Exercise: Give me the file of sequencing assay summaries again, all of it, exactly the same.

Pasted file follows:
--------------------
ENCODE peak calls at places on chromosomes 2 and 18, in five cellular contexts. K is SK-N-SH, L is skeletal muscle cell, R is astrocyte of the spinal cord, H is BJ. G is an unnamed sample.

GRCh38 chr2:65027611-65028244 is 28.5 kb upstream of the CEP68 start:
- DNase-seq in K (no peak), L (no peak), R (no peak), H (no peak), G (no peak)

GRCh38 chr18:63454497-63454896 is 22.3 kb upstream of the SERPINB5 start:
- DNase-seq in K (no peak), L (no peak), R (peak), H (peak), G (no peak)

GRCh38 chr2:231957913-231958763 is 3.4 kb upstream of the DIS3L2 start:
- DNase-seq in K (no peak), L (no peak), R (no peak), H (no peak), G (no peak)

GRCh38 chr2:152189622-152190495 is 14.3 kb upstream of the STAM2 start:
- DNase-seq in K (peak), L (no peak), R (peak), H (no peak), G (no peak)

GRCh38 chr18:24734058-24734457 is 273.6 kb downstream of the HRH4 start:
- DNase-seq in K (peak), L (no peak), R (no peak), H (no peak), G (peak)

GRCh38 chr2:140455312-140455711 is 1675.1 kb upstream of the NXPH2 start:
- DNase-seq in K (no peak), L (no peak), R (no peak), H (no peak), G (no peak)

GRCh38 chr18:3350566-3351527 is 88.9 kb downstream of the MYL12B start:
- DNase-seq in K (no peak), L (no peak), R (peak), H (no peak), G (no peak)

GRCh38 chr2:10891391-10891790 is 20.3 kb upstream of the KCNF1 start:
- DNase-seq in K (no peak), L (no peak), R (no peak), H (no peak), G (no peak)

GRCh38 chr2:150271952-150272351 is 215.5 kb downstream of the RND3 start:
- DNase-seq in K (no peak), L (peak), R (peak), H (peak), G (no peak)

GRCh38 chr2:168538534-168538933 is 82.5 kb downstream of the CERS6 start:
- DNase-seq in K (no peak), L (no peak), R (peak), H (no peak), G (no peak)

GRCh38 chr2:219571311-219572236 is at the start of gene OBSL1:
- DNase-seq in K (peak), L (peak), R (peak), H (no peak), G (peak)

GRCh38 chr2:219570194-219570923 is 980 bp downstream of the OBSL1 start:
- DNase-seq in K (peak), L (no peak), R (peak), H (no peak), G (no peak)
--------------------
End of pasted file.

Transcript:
ENCODE peak calls at places on chromosomes 2 and 18, in five cellular contexts. K is SK-N-SH, L is skeletal muscle cell, R is astrocyte of the spinal cord, H is BJ. G is an unnamed sample.

GRCh38 chr2:65027611-65028244 is 28.5 kb upstream of the CEP68 start:
- DNase-seq in K (no peak), L (no peak), R (no peak), H (no peak), G (no peak)

GRCh38 chr18:63454497-63454896 is 22.3 kb upstream of the SERPINB5 start:
- DNase-seq in K (no peak), L (no peak), R (peak), H (peak), G (no peak)

GRCh38 chr2:231957913-231958763 is 3.4 kb upstream of the DIS3L2 start:
- DNase-seq in K (no peak), L (no peak), R (no peak), H (no peak), G (no peak)

GRCh38 chr2:152189622-152190495 is 14.3 kb upstream of the STAM2 start:
- DNase-seq in K (peak), L (no peak), R (peak), H (no peak), G (no peak)

GRCh38 chr18:24734058-24734457 is 273.6 kb downstream of the HRH4 start:
- DNase-seq in K (peak), L (no peak), R (no peak), H (no peak), G (peak)

GRCh38 chr2:140455312-140455711 is 1675.1 kb upstream of the NXPH2 start:
- DNase-seq in K (no peak), L (no peak), R (no peak), H (no peak), G (no peak)

GRCh38 chr18:3350566-3351527 is 88.9 kb downstream of the MYL12B start:
- DNase-seq in K (no peak), L (no peak), R (peak), H (no peak), G (no peak)

GRCh38 chr2:10891391-10891790 is 20.3 kb upstream of the KCNF1 start:
- DNase-seq in K (no peak), L (no peak), R (no peak), H (no peak), G (no peak)

GRCh38 chr2:150271952-150272351 is 215.5 kb downstream of the RND3 start:
- DNase-seq in K (no peak), L (peak), R (peak), H (peak), G (no peak)

GRCh38 chr2:168538534-168538933 is 82.5 kb downstream of the CERS6 start:
- DNase-seq in K (no peak), L (no peak), R (peak), H (no peak), G (no peak)

GRCh38 chr2:219571311-219572236 is at the start of gene OBSL1:
- DNase-seq in K (peak), L (peak), R (peak), H (no peak), G (peak)

GRCh38 chr2:219570194-219570923 is 980 bp downstream of the OBSL1 start:
- DNase-seq in K (peak), L (no peak), R (peak), H (no peak), G (no peak)